Depending on the trip you are planning you may feel a bit nervous and worried if all is going to be okay and if you will be safe. The thing to keep in mind is that, honestly, most of the world is quite a safe place to visit. However, there are some key things that you should keep in mind to ensure your safety and make sure that you don’t get into a bad situation. So from our personal experiences, here are some of our top travel safety tips for your next trip.
1. Research Your Destination
It’s really important to research any destination that you planning to visit. In fact, we have a lot of tools and information about this in our How to Plan a Trip section of this site. Of course most people will be researching things to do and places to visit, but you should also research about any safety issues or scams that you should be aware of.
For the most part, people are kind and generous all around the world. But in some destinations there could be some scams targeting unsuspecting visitors who are simply trying to capitalize on an opportunity to take advantage of someone who did not do their research. Things like the famous tuk-tuk scams in Thailand, etc.
Further, I’ve found that researching maps and streets near your hotel or popular attractions can help you to feel more confident. It’s proven that if you project confidence and don’t bumble around like a lost tourist looking at a map can lessen your chances of becoming a target for scams or any other dodgy people.
2. Try to Blend in (aka – don’t look like a tourist!)
As I just mentioned, projecting confidence can help you not look like a tourist and help you to blend in with the locals. But another way to blend in with the locals is by your appearance.
While you may not have the exact attire of the locals, you should opt to wear more low-key clothing items or muted colors that will help you to blend in. But even if you can’t totally blend in – at least try NOT to stand out!
For example, let’s say you are on your first cruise and will be stopping in some other countries. When you are out exploring the port don’t wear things like bright Hawaiian shirts or clothing with giant American Flags on them. You might as well walk around screaming “I’m a tourist…take advantage of me!”
It’s like putting a big target on yourself, and why would you do that?!?
3. Copies of Itineraries & Documents – Share With Friends / Family
Whenever you travel you should make sure to have copies of important information, whether in the digital form or physical form. For me, if it’s a big trip with lots of details to keep sorted I actually created a Cheat Sheet template.
I use this template over and over to gather all the important details like confirmation numbers, contact information, and other notes about my trip. Rather than having to reference a bunch of documents or scattered emails, it’s all in one place.
This is a perfect item to share with your friends a family. You really should let other people know of your itinerary for a variety of safety reasons among others. And it’s much easier to just give them 1 simple document then a whole bunch of documents. So the Cheat Sheet works great!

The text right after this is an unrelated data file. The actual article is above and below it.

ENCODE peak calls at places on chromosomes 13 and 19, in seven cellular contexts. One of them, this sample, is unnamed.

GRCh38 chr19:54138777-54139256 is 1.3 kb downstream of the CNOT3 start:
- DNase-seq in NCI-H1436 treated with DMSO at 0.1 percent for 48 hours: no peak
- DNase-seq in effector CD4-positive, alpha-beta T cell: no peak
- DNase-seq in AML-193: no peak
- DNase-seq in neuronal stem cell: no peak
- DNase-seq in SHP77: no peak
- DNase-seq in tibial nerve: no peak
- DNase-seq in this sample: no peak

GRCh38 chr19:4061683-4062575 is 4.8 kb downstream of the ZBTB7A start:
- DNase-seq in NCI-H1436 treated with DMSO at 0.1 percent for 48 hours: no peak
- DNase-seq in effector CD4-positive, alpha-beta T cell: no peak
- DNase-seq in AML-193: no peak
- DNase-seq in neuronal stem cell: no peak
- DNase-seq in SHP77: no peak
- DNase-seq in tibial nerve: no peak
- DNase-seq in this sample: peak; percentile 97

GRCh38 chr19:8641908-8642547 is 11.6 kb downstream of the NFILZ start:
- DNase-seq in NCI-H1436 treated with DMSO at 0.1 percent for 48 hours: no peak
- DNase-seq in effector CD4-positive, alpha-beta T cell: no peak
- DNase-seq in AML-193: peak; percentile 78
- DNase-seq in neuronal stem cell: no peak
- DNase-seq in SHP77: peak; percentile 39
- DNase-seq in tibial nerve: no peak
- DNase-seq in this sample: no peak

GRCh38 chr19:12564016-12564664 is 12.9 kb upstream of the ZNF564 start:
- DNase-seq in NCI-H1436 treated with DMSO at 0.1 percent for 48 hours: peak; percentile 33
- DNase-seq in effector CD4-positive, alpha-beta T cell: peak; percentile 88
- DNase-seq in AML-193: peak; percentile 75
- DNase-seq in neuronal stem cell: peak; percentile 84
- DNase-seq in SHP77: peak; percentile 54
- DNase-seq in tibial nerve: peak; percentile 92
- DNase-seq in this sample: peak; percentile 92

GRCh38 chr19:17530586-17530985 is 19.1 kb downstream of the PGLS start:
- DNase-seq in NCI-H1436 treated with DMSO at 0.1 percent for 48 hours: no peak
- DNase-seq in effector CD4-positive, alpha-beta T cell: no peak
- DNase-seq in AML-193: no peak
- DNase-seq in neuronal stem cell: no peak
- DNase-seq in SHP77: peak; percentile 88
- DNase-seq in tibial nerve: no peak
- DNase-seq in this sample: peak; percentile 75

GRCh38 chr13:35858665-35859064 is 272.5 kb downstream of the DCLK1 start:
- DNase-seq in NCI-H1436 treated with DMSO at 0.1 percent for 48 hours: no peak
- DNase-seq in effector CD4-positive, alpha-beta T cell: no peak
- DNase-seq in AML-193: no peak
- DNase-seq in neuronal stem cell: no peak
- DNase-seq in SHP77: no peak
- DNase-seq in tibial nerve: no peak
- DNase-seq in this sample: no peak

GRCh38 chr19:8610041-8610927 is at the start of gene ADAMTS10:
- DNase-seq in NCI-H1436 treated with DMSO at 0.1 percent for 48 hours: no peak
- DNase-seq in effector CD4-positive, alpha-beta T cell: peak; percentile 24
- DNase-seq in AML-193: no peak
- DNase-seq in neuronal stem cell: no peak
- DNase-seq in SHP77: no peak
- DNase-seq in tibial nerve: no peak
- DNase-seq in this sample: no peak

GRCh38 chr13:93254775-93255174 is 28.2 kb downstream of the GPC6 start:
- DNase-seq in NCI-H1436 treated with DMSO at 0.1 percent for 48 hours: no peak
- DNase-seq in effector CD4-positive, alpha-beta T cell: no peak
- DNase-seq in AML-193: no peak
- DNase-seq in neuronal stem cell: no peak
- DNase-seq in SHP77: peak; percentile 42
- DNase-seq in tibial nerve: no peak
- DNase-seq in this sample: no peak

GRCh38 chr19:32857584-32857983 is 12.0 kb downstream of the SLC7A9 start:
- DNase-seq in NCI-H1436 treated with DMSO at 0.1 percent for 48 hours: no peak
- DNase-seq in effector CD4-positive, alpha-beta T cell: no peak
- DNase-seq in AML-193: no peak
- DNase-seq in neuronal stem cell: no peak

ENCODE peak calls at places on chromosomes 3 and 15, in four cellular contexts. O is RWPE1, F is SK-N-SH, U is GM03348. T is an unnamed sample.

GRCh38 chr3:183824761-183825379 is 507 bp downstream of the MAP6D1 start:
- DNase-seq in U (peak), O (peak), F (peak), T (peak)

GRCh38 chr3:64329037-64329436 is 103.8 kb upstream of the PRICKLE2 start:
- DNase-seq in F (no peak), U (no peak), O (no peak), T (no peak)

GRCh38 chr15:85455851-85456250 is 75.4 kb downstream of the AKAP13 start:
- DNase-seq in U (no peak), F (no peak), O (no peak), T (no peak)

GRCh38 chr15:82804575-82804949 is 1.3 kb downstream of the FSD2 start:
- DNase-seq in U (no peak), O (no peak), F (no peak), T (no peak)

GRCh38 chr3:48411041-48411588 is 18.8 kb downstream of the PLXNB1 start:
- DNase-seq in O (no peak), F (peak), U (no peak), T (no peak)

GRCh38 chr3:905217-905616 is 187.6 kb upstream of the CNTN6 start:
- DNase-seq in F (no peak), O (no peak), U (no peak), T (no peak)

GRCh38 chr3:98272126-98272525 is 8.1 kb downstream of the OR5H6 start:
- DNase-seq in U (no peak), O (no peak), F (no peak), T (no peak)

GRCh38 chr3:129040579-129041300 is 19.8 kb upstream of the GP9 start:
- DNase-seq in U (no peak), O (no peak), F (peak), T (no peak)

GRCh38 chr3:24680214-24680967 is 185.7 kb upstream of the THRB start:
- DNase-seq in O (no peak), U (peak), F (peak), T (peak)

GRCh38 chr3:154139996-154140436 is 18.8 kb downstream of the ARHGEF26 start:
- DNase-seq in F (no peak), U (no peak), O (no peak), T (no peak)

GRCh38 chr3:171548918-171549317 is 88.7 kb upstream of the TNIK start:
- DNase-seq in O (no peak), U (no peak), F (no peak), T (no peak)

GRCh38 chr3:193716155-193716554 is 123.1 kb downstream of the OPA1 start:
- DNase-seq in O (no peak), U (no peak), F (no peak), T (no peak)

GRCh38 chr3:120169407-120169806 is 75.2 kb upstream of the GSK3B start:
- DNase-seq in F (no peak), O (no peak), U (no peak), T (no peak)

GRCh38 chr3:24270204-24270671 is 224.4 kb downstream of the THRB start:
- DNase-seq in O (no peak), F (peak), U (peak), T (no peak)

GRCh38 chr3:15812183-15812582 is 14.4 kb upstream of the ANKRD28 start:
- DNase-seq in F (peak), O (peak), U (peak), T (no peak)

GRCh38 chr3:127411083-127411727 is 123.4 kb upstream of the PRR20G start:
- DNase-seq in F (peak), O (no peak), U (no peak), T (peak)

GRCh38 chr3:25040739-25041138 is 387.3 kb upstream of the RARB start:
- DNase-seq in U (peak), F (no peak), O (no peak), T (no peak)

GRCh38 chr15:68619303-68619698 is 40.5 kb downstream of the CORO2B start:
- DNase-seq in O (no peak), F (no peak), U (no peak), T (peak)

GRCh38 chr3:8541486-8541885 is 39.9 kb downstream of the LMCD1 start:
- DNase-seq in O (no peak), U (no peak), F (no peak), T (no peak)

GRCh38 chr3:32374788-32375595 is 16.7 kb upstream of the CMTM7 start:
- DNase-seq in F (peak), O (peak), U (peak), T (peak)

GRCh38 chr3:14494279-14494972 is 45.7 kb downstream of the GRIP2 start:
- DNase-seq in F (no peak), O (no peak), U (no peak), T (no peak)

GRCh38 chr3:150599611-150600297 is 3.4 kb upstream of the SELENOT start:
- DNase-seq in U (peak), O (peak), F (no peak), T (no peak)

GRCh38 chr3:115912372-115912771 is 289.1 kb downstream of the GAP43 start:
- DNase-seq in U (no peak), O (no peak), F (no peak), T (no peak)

For international travel, it’s also important that you make copies of important documents such as your passport, visas, etc. Carry these copies and also have electronic copies available for yourself and your family, if needed.
4. Personal and Local Emergency Information
Similar to the previous section, be sure that there is emergency contact information provided to friends and family about where you will be, including hotel phone numbers, etc. In some countries, you may also want to register with the local embassy and make sure they are aware of your travel plans in case of an emergency too.
Also, it’s a good idea to make a note of local emergency contact information too in case you are in a situation where you need help locally. In the States, we always just think of “911” but in other countries, the emergency number could be different. For example, I’m in China right now and the number is “120” for an ambulance and “110” for for police. In Europe, the emergency number is “112.”
These are great items that could go on your Cheat Sheet for yourself, and even friends and family.
5. Keep Your Valuables Safe
It’s always wise to be careful about how much money, jewelry, etc. that you bring with you on a trip. It’s also advisable not to be flashy with these things either. However, there are things that you will need such as credit cards, cash, and electronics (such as our SmartPhones). So take good care where you place these items that they are secure.
During the day when you are out exploring over the shoulder, it’s great to have a day time travel bag that zips, especially for ladies. But there are versions of these for men as well, or even a secure camera bag might work. I even bought a new bag recently that’s quite compact and includes a locking mechanism for the zipper which makes it much more difficult for others to get into without me noticing. These are great if you are going to be in crowded spaces or using mass transit, where pick-pockets may be lurking.
When you are traveling, be sure to keep your most valuable items with you – for example, don’t check a backpack or bag with all your expensive camera equipment or bank cards, etc. Also, when you are in a hotel use their safe if they have one or put away anything that could be tempting if left out in the open.